|Publication number||US7496386 B2|
|Application number||US 11/703,371|
|Publication date||Feb 24, 2009|
|Filing date||Feb 7, 2007|
|Priority date||Oct 24, 2006|
|Also published as||US20080096601, WO2008051267A2, WO2008051267A3|
|Publication number||11703371, 703371, US 7496386 B2, US 7496386B2, US-B2-7496386, US7496386 B2, US7496386B2|
|Inventors||QingWen Liu, John Grabner, Hang Jin|
|Original Assignee||Cisco Technology, Inc.|
|Export Citation||BiBTeX, EndNote, RefMan|
|Patent Citations (6), Referenced by (4), Classifications (19), Legal Events (3)|
|External Links: USPTO, USPTO Assignment, Espacenet|
The present application claims the benefits of U.S. Provisional Patent Application Ser. No. 60/853,956, which was filed on Oct. 24, 2006 and entitled “Uplink Transmit Power Management for Rechargeable Battery Facilitated Mobile Station.”
The present invention relates generally to wireless communication networks, and more particularly to rechargeable battery facilitated customer-premises equipment (CPE) for improving uplink transmission power management.
A typical wireless communication network is comprised of at least one base transceiver station (BTS) that transmits and receives signals to and from one or more CPE devices via wireless links. The BTS is designed to carry out functions, such as signal transmission/reception and channel resource allocation. The CPE device generally refers to any electronic apparatus located in a user's premise for connecting to the BTS via wireless channels within a wireless communication network. Examples of CPE include telephones, DSL (Digital Subscriber Line) modems, cable modems, cellular phones, set-top boxes and routers.
As such, what is needed is a CPE device that is able to transmit uplink signals with sufficient power to ensure quality and reliability of signal transmission in a wireless communication network.
The present invention discloses a CPE device that includes a power supply for generating a first power at a first voltage level; a rechargeable battery for generating a second power at a second voltage level; and a power amplifier coupled to the power supply and the rechargeable battery for receiving the first power and the second power to output a third power at a third voltage level higher than either the first voltage level or the second voltage level, wherein the third power is utilized to transmit signals from the CPE device to a BTS.
The construction and method of operation of the invention, however, together with additional objectives and advantages thereof will be best understood from the following description of specific embodiments when read in connection with the accompanying drawings.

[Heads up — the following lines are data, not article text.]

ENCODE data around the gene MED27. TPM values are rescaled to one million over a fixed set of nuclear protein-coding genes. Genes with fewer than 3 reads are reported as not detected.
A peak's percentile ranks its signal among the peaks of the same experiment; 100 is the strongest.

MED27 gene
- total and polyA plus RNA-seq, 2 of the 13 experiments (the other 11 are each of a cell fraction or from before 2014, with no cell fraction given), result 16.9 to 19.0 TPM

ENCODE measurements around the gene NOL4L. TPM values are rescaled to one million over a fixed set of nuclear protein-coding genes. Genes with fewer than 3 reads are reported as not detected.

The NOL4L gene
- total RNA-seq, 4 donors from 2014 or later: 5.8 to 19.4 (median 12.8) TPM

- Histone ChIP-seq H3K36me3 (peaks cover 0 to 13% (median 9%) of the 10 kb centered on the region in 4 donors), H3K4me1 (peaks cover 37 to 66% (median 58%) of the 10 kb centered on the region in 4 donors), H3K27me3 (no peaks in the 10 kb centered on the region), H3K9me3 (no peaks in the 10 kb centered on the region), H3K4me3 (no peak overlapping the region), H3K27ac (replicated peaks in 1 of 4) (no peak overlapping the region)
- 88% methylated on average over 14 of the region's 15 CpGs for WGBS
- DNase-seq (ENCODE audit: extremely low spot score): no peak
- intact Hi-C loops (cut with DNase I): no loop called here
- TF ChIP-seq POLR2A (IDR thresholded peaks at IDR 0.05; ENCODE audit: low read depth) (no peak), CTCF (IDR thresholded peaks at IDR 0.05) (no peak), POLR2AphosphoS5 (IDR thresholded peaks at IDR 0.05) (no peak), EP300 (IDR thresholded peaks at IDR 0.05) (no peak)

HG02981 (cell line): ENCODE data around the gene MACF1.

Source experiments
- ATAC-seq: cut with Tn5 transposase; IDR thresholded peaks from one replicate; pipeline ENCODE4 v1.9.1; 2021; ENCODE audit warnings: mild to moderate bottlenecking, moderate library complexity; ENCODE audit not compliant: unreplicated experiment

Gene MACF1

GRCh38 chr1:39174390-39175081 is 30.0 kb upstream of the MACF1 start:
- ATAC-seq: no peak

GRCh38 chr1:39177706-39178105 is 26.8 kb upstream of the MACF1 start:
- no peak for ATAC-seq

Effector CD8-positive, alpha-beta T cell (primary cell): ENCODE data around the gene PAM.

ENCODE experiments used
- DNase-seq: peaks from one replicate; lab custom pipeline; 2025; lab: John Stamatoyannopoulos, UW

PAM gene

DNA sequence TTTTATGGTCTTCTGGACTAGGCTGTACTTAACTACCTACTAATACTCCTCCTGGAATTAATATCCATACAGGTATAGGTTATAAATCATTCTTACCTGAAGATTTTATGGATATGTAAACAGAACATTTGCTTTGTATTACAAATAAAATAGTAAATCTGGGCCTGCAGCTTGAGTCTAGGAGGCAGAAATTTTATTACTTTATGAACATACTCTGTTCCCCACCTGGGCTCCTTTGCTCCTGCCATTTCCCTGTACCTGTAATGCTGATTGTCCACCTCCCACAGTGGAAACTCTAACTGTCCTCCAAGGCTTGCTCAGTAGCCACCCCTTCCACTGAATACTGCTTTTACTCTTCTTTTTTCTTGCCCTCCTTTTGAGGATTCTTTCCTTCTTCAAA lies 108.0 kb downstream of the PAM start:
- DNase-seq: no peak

This invention describes a rechargeable battery facilitated CPE device for improving uplink transmission power management in a wireless communication network. The following merely illustrates various embodiments of the present invention for purposes of explaining the principles thereof. It is understood that those skilled in the art will be able to devise various equivalents that, although not explicitly described herein, embody the principles of this invention.
When the CPE device 200 is transmitting signals to the BTS 250 via uplink channels, the power amplifier 212 receives powers from the power supply 210 and the rechargeable battery 206 for the transmitter 202 to transmit signal at a certain power level via the antenna 204. The power supply 210 can be, for example, a DC power line of an adaptor, a USB cable, or a battery that is able to generate electric power at a relatively constant voltage level Pin as opposed to the voltage level Pb generated by the rechargeable battery 206. The power amplifier 212 receives Pin from the power supply 210 and Pb from the rechargeable battery 206, and provides the transmitter 202 with uplink transmission power Pul that exceeds Pin or Pb. In this embodiment, the power amplifier 212 adds the power Pb generated by the rechargeable battery 206 to the power Pin generated by the power supply 210 to provide the uplink transmission power Pul. As a result, the uplink transmission power Pul is substantially equal to the summation of Pin and Pb. As such, the addition of the rechargeable battery 206 increases the power level of the uplink transmission power Pul, which, in turn, improves the signal reception quality at the BTS 250.